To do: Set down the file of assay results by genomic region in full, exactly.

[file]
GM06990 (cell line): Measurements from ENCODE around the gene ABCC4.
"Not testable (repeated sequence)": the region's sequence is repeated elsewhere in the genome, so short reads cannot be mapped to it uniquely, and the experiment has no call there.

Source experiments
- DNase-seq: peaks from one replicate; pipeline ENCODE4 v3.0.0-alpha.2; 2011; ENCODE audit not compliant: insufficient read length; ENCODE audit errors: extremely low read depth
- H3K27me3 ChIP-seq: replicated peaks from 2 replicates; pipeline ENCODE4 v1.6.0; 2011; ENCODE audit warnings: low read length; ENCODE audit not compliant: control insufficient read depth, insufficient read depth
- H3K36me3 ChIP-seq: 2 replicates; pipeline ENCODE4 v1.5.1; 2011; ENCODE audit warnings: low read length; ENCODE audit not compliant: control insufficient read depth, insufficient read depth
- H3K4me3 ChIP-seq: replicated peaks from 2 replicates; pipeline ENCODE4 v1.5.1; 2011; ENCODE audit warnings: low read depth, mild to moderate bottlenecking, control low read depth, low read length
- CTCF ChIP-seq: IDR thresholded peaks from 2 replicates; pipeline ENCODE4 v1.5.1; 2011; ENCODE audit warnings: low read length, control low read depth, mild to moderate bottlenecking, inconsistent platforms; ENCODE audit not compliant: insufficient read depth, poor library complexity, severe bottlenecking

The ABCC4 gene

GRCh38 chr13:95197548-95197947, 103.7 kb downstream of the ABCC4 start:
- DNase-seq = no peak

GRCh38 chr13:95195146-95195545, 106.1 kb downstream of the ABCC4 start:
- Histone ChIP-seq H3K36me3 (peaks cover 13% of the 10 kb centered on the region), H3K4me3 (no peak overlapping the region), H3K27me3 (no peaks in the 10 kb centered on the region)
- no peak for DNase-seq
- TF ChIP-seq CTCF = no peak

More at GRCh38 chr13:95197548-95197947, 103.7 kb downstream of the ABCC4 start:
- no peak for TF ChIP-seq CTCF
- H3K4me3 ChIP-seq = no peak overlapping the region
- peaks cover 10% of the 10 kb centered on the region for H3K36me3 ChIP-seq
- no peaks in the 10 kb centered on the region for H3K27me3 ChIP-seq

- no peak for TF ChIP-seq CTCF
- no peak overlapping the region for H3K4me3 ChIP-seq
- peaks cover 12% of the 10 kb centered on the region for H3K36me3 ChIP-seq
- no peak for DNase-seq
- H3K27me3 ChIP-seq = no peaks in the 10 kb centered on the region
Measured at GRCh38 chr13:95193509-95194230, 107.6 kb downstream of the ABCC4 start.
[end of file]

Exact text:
GM06990 (cell line): Measurements from ENCODE around the gene ABCC4.
"Not testable (repeated sequence)": the region's sequence is repeated elsewhere in the genome, so short reads cannot be mapped to it uniquely, and the experiment has no call there.

Source experiments
- DNase-seq: peaks from one replicate; pipeline ENCODE4 v3.0.0-alpha.2; 2011; ENCODE audit not compliant: insufficient read length; ENCODE audit errors: extremely low read depth
- H3K27me3 ChIP-seq: replicated peaks from 2 replicates; pipeline ENCODE4 v1.6.0; 2011; ENCODE audit warnings: low read length; ENCODE audit not compliant: control insufficient read depth, insufficient read depth
- H3K36me3 ChIP-seq: 2 replicates; pipeline ENCODE4 v1.5.1; 2011; ENCODE audit warnings: low read length; ENCODE audit not compliant: control insufficient read depth, insufficient read depth
- H3K4me3 ChIP-seq: replicated peaks from 2 replicates; pipeline ENCODE4 v1.5.1; 2011; ENCODE audit warnings: low read depth, mild to moderate bottlenecking, control low read depth, low read length
- CTCF ChIP-seq: IDR thresholded peaks from 2 replicates; pipeline ENCODE4 v1.5.1; 2011; ENCODE audit warnings: low read length, control low read depth, mild to moderate bottlenecking, inconsistent platforms; ENCODE audit not compliant: insufficient read depth, poor library complexity, severe bottlenecking

The ABCC4 gene

GRCh38 chr13:95197548-95197947, 103.7 kb downstream of the ABCC4 start:
- DNase-seq = no peak

GRCh38 chr13:95195146-95195545, 106.1 kb downstream of the ABCC4 start:
- Histone ChIP-seq H3K36me3 (peaks cover 13% of the 10 kb centered on the region), H3K4me3 (no peak overlapping the region), H3K27me3 (no peaks in the 10 kb centered on the region)
- no peak for DNase-seq
- TF ChIP-seq CTCF = no peak

More at GRCh38 chr13:95197548-95197947, 103.7 kb downstream of the ABCC4 start:
- no peak for TF ChIP-seq CTCF
- H3K4me3 ChIP-seq = no peak overlapping the region
- peaks cover 10% of the 10 kb centered on the region for H3K36me3 ChIP-seq
- no peaks in the 10 kb centered on the region for H3K27me3 ChIP-seq

- no peak for TF ChIP-seq CTCF
- no peak overlapping the region for H3K4me3 ChIP-seq
- peaks cover 12% of the 10 kb centered on the region for H3K36me3 ChIP-seq
- no peak for DNase-seq
- H3K27me3 ChIP-seq = no peaks in the 10 kb centered on the region
Measured at GRCh38 chr13:95193509-95194230, 107.6 kb downstream of the ABCC4 start.